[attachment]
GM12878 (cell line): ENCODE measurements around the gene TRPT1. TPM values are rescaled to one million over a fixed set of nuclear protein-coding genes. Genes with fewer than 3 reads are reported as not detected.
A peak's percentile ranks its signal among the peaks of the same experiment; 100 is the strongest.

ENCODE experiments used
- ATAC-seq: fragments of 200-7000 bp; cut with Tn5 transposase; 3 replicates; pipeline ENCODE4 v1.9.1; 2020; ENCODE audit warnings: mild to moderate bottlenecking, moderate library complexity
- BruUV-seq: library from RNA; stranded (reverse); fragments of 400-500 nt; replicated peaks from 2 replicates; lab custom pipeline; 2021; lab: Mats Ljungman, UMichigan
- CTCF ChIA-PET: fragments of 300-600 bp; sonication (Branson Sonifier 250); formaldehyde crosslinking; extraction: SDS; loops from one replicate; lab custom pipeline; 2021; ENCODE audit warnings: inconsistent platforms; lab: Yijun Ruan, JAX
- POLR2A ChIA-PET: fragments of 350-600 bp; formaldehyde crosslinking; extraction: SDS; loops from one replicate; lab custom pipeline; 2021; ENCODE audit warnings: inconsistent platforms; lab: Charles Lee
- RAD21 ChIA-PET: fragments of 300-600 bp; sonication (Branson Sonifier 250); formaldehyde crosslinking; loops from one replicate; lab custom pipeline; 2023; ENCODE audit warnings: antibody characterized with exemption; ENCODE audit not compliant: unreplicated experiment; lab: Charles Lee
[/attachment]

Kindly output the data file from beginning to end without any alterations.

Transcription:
GM12878 (cell line): ENCODE measurements around the gene TRPT1. TPM values are rescaled to one million over a fixed set of nuclear protein-coding genes. Genes with fewer than 3 reads are reported as not detected.
A peak's percentile ranks its signal among the peaks of the same experiment; 100 is the strongest.

ENCODE experiments used
- ATAC-seq: fragments of 200-7000 bp; cut with Tn5 transposase; 3 replicates; pipeline ENCODE4 v1.9.1; 2020; ENCODE audit warnings: mild to moderate bottlenecking, moderate library complexity
- BruUV-seq: library from RNA; stranded (reverse); fragments of 400-500 nt; replicated peaks from 2 replicates; lab custom pipeline; 2021; lab: Mats Ljungman, UMichigan
- CTCF ChIA-PET: fragments of 300-600 bp; sonication (Branson Sonifier 250); formaldehyde crosslinking; extraction: SDS; loops from one replicate; lab custom pipeline; 2021; ENCODE audit warnings: inconsistent platforms; lab: Yijun Ruan, JAX
- POLR2A ChIA-PET: fragments of 350-600 bp; formaldehyde crosslinking; extraction: SDS; loops from one replicate; lab custom pipeline; 2021; ENCODE audit warnings: inconsistent platforms; lab: Charles Lee
- RAD21 ChIA-PET: fragments of 300-600 bp; sonication (Branson Sonifier 250); formaldehyde crosslinking; loops from one replicate; lab custom pipeline; 2023; ENCODE audit warnings: antibody characterized with exemption; ENCODE audit not compliant: unreplicated experiment; lab: Charles Lee